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July 27, 2010

Breaking News: House Approves National Criminal Justice Commission Act

The House of Representatives today passed legislation that would establish a national commission to conduct a thorough evaluation of the nation's justice system and offer recommendations for reform in a range of areas, including sentencing policy, rates of incarceration, law enforcement, crime prevention, substance abuse, corrections and reentry.

The National Criminal Justice Commission Act of 2010, H.R. 5143, passed by voice vote under a suspension of the rules. The bipartisan legislation, introduced by Reps. William Delahunt (D-MA), Darrell Issa (R-CA), Marcia Fudge (D-OH), Tom Rooney (R-FL) and Robert "Bobby" Scott (D-VA), now awaits passage in the Senate where it was introduced by Senator Jim Webb (D-VA).

The bipartisan commission created by this legislation would establish an organized and proactive approach to studying and advancing programs and policies that promote public safety, while overhauling those practices that are found to be fundamentally flawed. The "blue-ribbon" commission would be charged with conducting an 18-month, top-to-bottom review of the nation's entire criminal justice system and offer concrete recommendations for reform.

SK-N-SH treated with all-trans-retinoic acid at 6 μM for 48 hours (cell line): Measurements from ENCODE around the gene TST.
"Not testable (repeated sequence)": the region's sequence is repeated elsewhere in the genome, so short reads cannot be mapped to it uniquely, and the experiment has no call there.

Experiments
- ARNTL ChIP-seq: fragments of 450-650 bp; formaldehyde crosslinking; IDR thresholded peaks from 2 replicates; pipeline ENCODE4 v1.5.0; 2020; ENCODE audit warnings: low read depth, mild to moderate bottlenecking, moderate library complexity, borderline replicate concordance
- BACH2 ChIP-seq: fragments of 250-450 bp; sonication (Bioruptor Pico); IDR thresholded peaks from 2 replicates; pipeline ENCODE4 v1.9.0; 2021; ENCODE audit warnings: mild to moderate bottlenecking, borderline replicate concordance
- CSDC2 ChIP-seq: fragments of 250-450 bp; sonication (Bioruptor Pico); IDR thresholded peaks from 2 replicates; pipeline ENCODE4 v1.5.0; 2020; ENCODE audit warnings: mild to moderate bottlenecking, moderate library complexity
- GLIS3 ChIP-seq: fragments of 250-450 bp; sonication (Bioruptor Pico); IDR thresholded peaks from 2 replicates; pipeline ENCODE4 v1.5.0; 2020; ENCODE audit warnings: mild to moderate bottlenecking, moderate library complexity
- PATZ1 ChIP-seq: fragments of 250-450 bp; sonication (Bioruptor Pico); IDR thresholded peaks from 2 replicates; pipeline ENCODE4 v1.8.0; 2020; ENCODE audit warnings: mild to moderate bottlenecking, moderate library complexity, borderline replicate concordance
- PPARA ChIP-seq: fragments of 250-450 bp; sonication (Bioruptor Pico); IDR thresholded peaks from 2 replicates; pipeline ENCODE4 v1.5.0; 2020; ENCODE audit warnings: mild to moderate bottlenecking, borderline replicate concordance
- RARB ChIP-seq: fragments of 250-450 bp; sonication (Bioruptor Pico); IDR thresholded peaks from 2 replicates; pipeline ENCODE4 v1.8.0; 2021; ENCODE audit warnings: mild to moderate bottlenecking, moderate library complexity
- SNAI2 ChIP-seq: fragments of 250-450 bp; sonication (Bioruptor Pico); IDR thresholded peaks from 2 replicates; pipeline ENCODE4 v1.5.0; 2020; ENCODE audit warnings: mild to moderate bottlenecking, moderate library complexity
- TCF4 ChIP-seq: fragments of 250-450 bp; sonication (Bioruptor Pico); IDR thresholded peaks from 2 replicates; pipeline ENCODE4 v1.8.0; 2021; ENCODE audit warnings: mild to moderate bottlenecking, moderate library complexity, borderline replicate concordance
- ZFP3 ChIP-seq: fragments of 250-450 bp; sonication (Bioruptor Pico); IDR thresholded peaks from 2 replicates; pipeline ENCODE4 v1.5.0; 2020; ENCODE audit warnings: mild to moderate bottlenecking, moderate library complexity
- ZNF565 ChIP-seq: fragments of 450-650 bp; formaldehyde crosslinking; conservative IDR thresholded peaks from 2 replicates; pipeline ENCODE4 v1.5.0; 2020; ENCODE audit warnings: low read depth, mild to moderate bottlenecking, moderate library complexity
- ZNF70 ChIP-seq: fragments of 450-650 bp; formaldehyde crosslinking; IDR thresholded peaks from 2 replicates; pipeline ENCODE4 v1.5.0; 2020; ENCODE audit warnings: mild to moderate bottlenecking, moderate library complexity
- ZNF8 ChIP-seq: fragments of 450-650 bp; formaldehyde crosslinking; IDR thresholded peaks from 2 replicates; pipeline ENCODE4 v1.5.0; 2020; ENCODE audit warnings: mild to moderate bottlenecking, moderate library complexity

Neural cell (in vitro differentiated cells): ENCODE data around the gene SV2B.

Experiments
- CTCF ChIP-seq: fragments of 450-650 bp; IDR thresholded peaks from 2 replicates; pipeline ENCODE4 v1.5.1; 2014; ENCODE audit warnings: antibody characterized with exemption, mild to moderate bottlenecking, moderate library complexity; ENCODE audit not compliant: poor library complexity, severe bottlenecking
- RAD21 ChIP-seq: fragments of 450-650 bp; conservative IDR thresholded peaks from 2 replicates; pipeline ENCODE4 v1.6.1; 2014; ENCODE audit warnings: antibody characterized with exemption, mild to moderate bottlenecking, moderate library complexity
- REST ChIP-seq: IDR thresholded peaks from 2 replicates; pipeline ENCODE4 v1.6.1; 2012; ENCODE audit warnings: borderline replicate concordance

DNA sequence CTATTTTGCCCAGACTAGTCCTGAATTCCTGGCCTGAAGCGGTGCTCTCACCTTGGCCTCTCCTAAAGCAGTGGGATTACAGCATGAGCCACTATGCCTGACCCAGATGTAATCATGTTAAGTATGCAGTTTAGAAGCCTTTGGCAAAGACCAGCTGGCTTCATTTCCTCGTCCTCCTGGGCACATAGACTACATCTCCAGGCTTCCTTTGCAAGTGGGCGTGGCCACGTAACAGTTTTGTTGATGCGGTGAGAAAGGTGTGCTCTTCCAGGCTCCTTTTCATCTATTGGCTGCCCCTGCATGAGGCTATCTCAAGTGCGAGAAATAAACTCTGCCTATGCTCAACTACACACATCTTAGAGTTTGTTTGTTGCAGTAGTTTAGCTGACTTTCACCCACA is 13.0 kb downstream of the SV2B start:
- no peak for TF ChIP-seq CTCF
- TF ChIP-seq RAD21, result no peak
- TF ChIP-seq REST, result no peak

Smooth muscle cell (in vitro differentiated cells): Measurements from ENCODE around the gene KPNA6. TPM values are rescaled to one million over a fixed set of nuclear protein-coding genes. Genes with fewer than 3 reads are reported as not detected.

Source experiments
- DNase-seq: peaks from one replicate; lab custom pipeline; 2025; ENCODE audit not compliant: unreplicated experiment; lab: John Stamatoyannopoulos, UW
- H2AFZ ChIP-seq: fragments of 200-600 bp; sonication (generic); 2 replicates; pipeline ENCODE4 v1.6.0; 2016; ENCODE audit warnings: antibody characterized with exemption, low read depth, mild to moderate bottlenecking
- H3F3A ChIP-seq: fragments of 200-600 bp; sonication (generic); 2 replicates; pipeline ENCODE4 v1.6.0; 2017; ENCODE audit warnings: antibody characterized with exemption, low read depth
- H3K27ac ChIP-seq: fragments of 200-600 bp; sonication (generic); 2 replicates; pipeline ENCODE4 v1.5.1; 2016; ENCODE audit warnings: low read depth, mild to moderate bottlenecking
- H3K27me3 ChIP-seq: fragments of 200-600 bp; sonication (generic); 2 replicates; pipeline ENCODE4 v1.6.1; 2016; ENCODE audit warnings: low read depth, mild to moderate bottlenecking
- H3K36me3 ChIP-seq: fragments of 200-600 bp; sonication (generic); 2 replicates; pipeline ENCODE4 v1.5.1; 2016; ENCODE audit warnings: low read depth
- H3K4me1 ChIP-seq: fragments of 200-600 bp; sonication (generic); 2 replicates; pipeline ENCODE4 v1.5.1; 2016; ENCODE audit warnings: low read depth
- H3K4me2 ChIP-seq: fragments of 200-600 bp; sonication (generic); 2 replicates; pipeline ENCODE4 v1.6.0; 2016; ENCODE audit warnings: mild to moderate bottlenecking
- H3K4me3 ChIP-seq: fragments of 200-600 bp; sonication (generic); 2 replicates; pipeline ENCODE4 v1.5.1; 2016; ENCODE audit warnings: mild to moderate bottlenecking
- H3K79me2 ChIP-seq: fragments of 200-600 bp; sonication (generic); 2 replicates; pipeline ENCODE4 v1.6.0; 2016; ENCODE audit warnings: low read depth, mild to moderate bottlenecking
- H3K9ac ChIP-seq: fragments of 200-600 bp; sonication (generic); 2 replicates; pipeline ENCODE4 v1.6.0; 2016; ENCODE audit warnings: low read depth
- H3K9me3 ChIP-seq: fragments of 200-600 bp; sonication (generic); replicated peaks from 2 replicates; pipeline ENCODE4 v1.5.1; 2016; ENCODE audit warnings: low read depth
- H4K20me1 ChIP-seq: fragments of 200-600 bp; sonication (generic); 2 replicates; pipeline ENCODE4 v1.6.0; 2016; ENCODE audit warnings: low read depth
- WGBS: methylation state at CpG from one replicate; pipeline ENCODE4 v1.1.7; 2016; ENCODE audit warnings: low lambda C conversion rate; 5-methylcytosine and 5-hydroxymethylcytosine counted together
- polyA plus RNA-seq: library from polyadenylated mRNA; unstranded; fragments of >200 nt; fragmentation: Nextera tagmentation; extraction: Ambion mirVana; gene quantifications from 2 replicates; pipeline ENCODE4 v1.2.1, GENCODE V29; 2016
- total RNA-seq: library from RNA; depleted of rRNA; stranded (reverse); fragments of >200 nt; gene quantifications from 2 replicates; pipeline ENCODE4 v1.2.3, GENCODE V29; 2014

With 2.3 million people in prisons and jails, the United States has the highest incarceration rate in the world. The Sentencing Project is concerned about overly punitive approaches to non-violent and low-level offenses that have overcrowded U.S. prisons and jails. Too often, men, women and youth suffering from drug addiction and/or mental illness find themselves incarcerated because of inadequate levels of community-based services.

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Issue Area(s): Sentencing Policy, Incarceration, Racial Disparity, Felony Disenfranchisement, Drug Policy, Women, Collateral Consequences, Juvenile Justice